The Truckee Carson Irrigation District is increasing the flow out of Lahontan Reservoir because of heavy rain and wind predicted in the Sierra Nevada mountain range and western part of the state.
Rusty Jardine, TCID’s district manager general counsel, advised Churchill County Commissioners at their Thursday meeting that the Bureau of Reclamation notified the irrigation district to release more water into the Carson River to alleviate the reservoir’s capacity. The National Weather Service in Reno issued a special weather statement Thursday morning calling for significant rain to the Sierra and western Nevada beginning Friday and continuing through Saturday. The NWS said the main concern associated with this latest atmospheric river is flooding potential along creeks, streams, rivers and in urban areas.
“They’re concerned with torrential downpour upstream,” Jardine said.
Jardine told commissioners he didn’t expect TCID to release water this spring, but he said it’s prudent to heed the current forecast and be proactive.
According to the NWS, “rainfall totals between 2 to 4 inches are expected along the Sierra crest, with 2 to 2.5 inches in the Tahoe Basin, and 1 to 1.5 inches in the Sierra foothills and some valleys along the Sierra Front. Up to an inch of rain is possible in western Nevada valleys.”
The NWS said Churchill County could receive up to an inch of rain during the two days. The forecast is also calling for wind gusts of 40 to 60 mph, with gusts up to 90 mph on the Sierra ridges. Gusts over the Sierra ridges may likely exceed 90 mph.
Naval Air Station Fallon spokesman Zip Upham said the base could readjust any flying schedules on Friday depending on the storm’s severity.
Jardine said Lahontan is at 277,145 acre-feet with normal capacity at 295,500 acre-feet. An acre-foot of water equals 325,000 gallons. Since last week, the Carson River below the dam was running at 350 cubic feet per second, and now the flow has been increased to 1,000 cfs or volume flow rate of 7,480.52 gallons per second. Commission Chairman Pete Olsen said the river should be able to handle 1,000 cfs.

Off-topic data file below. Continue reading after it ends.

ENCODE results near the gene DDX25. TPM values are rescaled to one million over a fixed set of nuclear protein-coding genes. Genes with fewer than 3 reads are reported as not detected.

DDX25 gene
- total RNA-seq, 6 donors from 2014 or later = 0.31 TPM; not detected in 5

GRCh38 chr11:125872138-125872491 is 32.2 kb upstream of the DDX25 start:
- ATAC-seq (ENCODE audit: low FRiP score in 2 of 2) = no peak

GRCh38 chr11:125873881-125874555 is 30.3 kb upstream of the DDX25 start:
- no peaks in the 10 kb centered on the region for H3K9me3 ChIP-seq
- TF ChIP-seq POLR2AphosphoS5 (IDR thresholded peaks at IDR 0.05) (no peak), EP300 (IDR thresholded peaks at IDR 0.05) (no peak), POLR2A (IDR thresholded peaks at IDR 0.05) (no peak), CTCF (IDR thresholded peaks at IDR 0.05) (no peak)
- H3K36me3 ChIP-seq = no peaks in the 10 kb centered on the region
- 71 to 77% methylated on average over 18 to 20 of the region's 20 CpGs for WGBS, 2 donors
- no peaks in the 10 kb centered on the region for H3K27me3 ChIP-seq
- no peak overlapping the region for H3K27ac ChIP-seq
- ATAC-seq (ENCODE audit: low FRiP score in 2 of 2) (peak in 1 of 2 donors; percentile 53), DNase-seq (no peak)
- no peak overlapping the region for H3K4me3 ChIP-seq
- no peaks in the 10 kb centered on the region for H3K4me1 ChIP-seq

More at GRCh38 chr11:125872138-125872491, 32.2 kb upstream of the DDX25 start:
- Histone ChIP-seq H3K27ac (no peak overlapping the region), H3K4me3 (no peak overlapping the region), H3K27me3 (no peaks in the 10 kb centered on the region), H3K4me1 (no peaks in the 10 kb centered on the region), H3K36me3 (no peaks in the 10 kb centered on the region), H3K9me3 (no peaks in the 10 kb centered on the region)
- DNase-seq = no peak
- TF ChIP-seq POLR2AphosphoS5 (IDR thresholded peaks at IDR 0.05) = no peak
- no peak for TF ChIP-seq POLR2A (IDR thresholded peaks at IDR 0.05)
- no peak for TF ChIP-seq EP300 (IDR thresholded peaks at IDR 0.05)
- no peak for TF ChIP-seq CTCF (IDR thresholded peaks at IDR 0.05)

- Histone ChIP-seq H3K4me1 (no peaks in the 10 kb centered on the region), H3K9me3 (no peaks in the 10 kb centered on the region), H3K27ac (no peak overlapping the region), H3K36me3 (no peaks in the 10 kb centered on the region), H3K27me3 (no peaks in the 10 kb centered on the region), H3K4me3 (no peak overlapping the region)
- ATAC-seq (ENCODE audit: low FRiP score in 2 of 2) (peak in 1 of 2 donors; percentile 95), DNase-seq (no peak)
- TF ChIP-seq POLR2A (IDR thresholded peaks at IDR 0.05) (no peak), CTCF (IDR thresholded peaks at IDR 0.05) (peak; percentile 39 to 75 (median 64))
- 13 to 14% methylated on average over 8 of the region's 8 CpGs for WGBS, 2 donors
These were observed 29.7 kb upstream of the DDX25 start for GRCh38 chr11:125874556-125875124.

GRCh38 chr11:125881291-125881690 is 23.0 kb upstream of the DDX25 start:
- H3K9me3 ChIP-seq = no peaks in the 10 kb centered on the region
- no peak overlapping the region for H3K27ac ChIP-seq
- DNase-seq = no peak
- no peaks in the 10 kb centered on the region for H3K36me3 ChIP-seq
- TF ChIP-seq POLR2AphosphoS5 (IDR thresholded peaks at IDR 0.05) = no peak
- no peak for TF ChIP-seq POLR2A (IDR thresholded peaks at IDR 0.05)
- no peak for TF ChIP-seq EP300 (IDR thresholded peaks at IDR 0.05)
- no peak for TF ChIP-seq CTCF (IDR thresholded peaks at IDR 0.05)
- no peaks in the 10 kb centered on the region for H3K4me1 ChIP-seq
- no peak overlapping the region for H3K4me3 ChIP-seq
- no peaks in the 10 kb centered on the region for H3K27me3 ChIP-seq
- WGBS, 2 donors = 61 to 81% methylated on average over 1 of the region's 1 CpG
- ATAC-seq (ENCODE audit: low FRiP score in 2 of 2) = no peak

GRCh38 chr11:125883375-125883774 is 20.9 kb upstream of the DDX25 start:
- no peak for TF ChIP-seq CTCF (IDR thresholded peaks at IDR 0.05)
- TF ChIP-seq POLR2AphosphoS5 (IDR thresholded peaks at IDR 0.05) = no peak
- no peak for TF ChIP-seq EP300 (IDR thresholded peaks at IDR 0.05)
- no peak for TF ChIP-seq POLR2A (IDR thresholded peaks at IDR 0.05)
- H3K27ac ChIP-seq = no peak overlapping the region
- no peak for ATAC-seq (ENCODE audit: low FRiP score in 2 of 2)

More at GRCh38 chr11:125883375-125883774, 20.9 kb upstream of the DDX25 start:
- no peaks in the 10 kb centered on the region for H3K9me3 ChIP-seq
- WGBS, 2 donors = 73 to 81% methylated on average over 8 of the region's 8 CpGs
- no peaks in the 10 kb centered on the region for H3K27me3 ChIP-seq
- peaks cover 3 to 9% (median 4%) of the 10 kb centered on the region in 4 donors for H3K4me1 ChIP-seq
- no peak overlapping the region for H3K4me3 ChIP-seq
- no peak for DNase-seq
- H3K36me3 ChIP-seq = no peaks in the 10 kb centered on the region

Jardine said the river is in good shape after crews cleaned the channel last year in anticipation of increase water releases.
“You’ll see some reduction in the regulatory reservoirs (such as Harmon and Sheckler) and also see water sent out to Indian Lakes,” Jardine said. “We’re not anticipating any breach at the Bafford Lane Bridge.”
During the 2017 flood mitigation, the Nevada Department of Transportation remove a section of the Bafford bridge to allow the Carson River to flow more freely.
“We’ll have a lot of water in the river channel, so residents need to take care of their personal property.”
Jardine, though, said he doesn’t anticipate TCID charging the V-line canal and releasing water at the emergency weir.
Eric Olsen, a member of the TCID Board of Directors, said the storm is larger than anyone thought. He said the balanced drawdown of water is also for the safety of Fallon and low-lying areas.
“Another storm is coming Tuesday, so we’re getting ahead of it, so the water doesn’t hit the boards,” he said.
Lahontan Reservoir can increase its capacity to 312,000 acre-feet with water reaching holding boards if conditions warrant it.
What makes this storm dangerous, said the NWS, is that it any runoff will cause urban flooding and moderate impact to areas usually affected by excessive rain.
“Areas that experienced enhanced runoff or flooding during the last storm a couple of weeks ago should see similar or greater impacts due to the heavy rain and the expected contribution of the melting snow pack,” the weather service warned in its statement.